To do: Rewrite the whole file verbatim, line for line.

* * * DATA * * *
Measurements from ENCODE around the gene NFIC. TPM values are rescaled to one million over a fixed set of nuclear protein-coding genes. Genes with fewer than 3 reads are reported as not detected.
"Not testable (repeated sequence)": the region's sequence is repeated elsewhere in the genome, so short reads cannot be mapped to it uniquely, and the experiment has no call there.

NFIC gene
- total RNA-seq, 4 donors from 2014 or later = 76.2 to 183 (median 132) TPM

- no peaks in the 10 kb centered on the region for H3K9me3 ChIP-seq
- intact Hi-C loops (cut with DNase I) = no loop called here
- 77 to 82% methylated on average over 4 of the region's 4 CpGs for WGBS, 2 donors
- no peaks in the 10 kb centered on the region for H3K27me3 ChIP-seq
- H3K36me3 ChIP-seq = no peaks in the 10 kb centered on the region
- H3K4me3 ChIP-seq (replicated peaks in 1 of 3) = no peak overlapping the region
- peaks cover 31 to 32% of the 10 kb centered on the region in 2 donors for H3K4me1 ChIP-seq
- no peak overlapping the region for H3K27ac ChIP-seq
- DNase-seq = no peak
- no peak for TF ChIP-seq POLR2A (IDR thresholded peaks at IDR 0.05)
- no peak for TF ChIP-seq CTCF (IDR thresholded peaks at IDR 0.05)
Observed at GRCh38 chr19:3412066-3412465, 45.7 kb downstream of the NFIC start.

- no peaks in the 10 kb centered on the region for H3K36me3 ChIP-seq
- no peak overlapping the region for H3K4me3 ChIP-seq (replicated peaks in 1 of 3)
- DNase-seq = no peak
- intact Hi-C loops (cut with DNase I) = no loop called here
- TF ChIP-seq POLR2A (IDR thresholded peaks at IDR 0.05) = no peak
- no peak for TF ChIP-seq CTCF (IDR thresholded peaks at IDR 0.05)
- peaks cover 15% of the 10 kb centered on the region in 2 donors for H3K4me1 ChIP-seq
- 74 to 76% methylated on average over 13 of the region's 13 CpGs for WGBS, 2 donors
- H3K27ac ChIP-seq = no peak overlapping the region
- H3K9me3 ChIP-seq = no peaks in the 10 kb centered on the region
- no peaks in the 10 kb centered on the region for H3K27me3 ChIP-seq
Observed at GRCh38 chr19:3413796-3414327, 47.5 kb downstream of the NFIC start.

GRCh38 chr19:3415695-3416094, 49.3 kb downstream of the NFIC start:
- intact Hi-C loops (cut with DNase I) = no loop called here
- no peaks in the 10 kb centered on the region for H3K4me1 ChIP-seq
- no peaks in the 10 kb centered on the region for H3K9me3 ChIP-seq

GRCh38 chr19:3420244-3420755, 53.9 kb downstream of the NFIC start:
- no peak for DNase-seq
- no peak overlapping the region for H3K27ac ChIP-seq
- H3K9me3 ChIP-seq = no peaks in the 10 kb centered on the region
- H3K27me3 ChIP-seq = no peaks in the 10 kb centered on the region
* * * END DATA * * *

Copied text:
Measurements from ENCODE around the gene NFIC. TPM values are rescaled to one million over a fixed set of nuclear protein-coding genes. Genes with fewer than 3 reads are reported as not detected.
"Not testable (repeated sequence)": the region's sequence is repeated elsewhere in the genome, so short reads cannot be mapped to it uniquely, and the experiment has no call there.

NFIC gene
- total RNA-seq, 4 donors from 2014 or later = 76.2 to 183 (median 132) TPM

- no peaks in the 10 kb centered on the region for H3K9me3 ChIP-seq
- intact Hi-C loops (cut with DNase I) = no loop called here
- 77 to 82% methylated on average over 4 of the region's 4 CpGs for WGBS, 2 donors
- no peaks in the 10 kb centered on the region for H3K27me3 ChIP-seq
- H3K36me3 ChIP-seq = no peaks in the 10 kb centered on the region
- H3K4me3 ChIP-seq (replicated peaks in 1 of 3) = no peak overlapping the region
- peaks cover 31 to 32% of the 10 kb centered on the region in 2 donors for H3K4me1 ChIP-seq
- no peak overlapping the region for H3K27ac ChIP-seq
- DNase-seq = no peak
- no peak for TF ChIP-seq POLR2A (IDR thresholded peaks at IDR 0.05)
- no peak for TF ChIP-seq CTCF (IDR thresholded peaks at IDR 0.05)
Observed at GRCh38 chr19:3412066-3412465, 45.7 kb downstream of the NFIC start.

- no peaks in the 10 kb centered on the region for H3K36me3 ChIP-seq
- no peak overlapping the region for H3K4me3 ChIP-seq (replicated peaks in 1 of 3)
- DNase-seq = no peak
- intact Hi-C loops (cut with DNase I) = no loop called here
- TF ChIP-seq POLR2A (IDR thresholded peaks at IDR 0.05) = no peak
- no peak for TF ChIP-seq CTCF (IDR thresholded peaks at IDR 0.05)
- peaks cover 15% of the 10 kb centered on the region in 2 donors for H3K4me1 ChIP-seq
- 74 to 76% methylated on average over 13 of the region's 13 CpGs for WGBS, 2 donors
- H3K27ac ChIP-seq = no peak overlapping the region
- H3K9me3 ChIP-seq = no peaks in the 10 kb centered on the region
- no peaks in the 10 kb centered on the region for H3K27me3 ChIP-seq
Observed at GRCh38 chr19:3413796-3414327, 47.5 kb downstream of the NFIC start.

GRCh38 chr19:3415695-3416094, 49.3 kb downstream of the NFIC start:
- intact Hi-C loops (cut with DNase I) = no loop called here
- no peaks in the 10 kb centered on the region for H3K4me1 ChIP-seq
- no peaks in the 10 kb centered on the region for H3K9me3 ChIP-seq

GRCh38 chr19:3420244-3420755, 53.9 kb downstream of the NFIC start:
- no peak for DNase-seq
- no peak overlapping the region for H3K27ac ChIP-seq
- H3K9me3 ChIP-seq = no peaks in the 10 kb centered on the region
- H3K27me3 ChIP-seq = no peaks in the 10 kb centered on the region